Jude the Obscure was, apparently from our discussion, more miserably sad than most of Thomas Hardy's writings. This is an important concept for anyone who has not read any other Hardy books. I am one of those people; I had listened to an audio version of Jude the Obscure a few years ago and lost all interest in further adventures with Thomas Hardy. After our meeting Monday, I am interested in reading, or at least willing to entertain the thought of reading, Return of the Native. Our discussions bring out lots of take-home messages!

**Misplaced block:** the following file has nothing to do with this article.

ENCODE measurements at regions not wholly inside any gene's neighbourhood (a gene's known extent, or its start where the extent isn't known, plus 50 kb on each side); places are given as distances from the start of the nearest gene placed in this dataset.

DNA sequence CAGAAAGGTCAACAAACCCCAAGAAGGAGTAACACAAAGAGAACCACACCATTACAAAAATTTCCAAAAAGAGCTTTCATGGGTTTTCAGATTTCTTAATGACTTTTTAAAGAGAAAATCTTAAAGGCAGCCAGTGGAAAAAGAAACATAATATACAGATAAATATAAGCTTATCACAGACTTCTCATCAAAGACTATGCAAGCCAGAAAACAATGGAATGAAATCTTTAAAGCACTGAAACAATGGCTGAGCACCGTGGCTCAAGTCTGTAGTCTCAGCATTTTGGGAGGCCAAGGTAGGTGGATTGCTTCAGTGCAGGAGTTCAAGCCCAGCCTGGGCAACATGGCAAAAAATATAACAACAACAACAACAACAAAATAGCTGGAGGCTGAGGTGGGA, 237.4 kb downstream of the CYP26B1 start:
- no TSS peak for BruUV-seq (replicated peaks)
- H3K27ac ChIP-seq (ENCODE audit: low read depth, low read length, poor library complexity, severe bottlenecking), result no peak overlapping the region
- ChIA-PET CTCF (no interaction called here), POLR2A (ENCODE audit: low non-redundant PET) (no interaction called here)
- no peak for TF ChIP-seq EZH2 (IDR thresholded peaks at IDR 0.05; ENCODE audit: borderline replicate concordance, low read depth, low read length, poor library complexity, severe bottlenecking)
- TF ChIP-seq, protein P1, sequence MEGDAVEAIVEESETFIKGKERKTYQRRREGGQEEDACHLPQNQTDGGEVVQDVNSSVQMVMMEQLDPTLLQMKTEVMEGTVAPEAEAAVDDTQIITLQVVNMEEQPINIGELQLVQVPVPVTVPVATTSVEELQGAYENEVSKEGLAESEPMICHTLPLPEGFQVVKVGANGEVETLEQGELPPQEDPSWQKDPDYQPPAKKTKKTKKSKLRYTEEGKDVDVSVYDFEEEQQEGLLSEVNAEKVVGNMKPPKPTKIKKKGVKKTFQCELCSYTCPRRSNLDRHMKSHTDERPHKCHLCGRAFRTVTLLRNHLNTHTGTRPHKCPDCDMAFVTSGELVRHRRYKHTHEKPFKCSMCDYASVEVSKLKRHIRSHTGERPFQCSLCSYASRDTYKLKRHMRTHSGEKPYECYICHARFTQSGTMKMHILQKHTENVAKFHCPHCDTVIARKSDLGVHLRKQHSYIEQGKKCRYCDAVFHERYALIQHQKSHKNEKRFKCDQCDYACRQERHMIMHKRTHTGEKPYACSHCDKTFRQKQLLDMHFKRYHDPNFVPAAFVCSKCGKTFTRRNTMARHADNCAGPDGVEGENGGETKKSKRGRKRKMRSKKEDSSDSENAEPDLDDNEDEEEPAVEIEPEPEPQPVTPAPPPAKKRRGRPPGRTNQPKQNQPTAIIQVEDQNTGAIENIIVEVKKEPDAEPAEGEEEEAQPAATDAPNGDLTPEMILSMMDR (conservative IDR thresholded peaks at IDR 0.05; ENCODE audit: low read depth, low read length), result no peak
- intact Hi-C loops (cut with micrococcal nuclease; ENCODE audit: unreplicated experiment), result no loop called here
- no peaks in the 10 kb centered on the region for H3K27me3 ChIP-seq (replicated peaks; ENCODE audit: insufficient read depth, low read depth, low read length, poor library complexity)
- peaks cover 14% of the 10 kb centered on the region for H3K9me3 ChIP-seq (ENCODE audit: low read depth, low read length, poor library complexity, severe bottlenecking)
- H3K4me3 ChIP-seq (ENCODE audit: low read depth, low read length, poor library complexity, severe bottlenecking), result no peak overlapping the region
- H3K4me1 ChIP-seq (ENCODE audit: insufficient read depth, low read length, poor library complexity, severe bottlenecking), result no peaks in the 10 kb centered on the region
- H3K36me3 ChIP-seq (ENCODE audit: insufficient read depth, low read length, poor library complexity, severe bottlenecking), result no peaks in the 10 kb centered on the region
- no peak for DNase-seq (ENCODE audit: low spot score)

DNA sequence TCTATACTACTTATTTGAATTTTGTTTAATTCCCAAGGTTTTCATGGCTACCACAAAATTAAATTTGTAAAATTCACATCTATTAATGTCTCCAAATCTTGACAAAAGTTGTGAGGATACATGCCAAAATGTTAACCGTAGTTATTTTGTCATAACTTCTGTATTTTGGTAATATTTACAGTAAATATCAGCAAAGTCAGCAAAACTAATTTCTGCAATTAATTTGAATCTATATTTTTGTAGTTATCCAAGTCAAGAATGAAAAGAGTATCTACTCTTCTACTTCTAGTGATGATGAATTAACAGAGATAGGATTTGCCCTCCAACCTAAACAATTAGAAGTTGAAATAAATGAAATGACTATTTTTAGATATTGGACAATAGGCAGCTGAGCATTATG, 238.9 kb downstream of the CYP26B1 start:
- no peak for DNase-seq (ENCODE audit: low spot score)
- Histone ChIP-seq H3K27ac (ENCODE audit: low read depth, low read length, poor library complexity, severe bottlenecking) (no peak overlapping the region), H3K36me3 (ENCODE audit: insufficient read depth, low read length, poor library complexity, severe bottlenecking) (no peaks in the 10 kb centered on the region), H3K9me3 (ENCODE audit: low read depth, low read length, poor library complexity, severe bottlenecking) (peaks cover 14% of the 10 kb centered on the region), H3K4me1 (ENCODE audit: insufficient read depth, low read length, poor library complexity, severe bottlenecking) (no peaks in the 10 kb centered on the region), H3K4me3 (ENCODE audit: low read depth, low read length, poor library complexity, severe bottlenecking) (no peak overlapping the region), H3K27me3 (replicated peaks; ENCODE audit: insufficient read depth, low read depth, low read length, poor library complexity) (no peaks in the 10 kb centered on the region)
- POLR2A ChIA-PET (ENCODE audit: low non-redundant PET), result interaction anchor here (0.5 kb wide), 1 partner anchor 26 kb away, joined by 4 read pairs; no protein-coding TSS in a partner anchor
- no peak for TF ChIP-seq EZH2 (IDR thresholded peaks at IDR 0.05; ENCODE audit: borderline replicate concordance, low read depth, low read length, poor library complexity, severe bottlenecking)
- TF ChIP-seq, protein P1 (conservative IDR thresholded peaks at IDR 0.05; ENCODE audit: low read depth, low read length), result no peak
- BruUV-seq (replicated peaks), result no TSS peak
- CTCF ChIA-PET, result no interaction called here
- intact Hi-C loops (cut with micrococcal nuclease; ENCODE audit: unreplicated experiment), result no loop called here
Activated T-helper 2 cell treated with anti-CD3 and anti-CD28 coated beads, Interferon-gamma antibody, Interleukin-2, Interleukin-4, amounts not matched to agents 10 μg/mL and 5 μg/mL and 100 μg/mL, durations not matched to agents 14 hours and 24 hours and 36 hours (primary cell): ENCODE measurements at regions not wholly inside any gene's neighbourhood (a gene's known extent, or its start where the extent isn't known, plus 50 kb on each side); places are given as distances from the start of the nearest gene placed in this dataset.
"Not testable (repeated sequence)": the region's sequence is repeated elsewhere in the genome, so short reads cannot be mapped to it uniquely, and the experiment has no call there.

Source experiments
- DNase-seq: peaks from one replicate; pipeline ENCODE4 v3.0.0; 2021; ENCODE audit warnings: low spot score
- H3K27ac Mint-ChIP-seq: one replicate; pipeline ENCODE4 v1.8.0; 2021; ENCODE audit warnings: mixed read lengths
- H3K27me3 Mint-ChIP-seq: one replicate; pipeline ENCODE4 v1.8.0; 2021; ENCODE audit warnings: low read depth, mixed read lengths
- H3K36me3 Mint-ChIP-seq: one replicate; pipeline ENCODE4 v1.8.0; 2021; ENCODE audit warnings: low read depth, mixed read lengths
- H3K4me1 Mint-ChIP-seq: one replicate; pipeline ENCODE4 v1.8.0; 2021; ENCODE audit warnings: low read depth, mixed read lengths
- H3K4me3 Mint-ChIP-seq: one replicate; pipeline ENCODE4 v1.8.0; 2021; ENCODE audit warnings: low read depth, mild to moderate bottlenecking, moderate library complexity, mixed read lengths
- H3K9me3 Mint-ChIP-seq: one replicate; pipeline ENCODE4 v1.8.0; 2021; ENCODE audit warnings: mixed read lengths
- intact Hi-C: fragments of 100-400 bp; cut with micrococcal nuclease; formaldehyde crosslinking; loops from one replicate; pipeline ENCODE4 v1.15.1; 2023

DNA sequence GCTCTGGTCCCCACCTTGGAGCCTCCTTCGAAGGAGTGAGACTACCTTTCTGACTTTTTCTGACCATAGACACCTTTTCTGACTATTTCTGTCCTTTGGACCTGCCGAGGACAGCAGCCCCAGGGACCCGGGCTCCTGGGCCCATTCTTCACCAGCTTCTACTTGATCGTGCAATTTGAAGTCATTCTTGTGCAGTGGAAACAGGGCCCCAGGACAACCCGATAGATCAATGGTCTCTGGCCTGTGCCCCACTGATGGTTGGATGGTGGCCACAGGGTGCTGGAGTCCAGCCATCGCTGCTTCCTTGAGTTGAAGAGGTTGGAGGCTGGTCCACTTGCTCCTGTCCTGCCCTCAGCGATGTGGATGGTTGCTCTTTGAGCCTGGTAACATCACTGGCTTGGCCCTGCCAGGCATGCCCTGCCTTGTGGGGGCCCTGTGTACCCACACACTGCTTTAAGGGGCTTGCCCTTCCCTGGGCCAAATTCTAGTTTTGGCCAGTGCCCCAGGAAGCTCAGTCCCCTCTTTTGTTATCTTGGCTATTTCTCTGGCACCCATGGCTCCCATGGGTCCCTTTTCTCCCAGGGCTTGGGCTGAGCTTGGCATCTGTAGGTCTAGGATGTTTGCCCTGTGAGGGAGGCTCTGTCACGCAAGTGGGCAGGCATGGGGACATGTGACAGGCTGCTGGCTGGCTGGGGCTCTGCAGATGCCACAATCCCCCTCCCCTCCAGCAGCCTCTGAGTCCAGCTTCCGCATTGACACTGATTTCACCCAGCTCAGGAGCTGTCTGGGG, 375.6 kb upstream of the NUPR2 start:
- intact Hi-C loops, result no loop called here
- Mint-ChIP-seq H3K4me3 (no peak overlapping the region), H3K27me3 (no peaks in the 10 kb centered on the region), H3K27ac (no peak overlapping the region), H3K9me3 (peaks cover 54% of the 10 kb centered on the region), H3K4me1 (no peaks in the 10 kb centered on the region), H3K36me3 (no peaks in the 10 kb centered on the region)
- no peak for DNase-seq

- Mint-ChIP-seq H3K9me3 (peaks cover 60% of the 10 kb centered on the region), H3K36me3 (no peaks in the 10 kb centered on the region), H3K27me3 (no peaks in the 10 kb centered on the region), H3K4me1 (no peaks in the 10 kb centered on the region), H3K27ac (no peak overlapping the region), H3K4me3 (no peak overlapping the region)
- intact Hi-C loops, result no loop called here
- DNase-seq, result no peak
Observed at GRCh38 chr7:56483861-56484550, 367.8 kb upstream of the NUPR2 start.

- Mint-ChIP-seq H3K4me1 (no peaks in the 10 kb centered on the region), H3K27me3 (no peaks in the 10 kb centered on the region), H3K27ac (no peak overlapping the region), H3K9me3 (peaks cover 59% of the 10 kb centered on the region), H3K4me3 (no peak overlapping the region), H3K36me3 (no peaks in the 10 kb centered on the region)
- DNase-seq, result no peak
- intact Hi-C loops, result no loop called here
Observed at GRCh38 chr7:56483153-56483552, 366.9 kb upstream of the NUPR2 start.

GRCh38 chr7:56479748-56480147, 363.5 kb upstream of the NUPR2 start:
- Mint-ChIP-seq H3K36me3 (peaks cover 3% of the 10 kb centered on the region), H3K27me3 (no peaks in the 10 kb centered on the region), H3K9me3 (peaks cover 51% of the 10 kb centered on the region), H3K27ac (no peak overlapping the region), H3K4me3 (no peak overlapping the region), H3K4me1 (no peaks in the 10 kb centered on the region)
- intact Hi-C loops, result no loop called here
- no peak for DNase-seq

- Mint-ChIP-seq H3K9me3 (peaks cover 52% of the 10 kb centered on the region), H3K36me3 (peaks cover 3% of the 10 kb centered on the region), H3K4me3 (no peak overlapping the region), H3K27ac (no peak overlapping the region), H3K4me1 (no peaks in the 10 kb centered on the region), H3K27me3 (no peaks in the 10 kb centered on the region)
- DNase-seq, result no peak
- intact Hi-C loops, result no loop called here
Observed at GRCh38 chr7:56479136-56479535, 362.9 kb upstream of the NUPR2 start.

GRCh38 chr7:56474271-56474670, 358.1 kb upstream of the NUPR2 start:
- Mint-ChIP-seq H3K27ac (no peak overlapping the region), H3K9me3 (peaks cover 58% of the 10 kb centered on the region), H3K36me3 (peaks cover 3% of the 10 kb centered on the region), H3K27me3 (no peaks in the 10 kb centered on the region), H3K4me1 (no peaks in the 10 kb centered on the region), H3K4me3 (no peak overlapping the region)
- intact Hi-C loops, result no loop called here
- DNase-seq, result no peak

We had some enrichment materials at the meeting. Patty brought some photos from a literary tour through England that she took some years ago; she had visited Hardy's home and places of interest to the book. Linda had read F. B. Pinion’s Thomas Hardy: His Life and Friends about Jude the Obscure that said that there were three titles to the story that Hardy thought about using. The story was published in serialized form. We don't know exactly where Jude the Obscure came in as title, but the 3 previous titles were The Simpletons, Hearts Insurgent, and The Recalcitrants. I was somewhat surprised at the idea of The Simpletons. Was Hardy referring to Sue and Jude or maybe to everybody else? Were Sue and Jude free thinkers and intellectuals, or were they stupid? It certainly was frustrating to watch them suffer because of their stubborn decision to stay together without marrying. Nora went over Thomas Hardy's biography with us, showing how the story had autobiographical aspects. Probably the most blatant was that Hardy and his first wife lived together estranged, which was somewhat unusual, and he remarried, which was also unusual.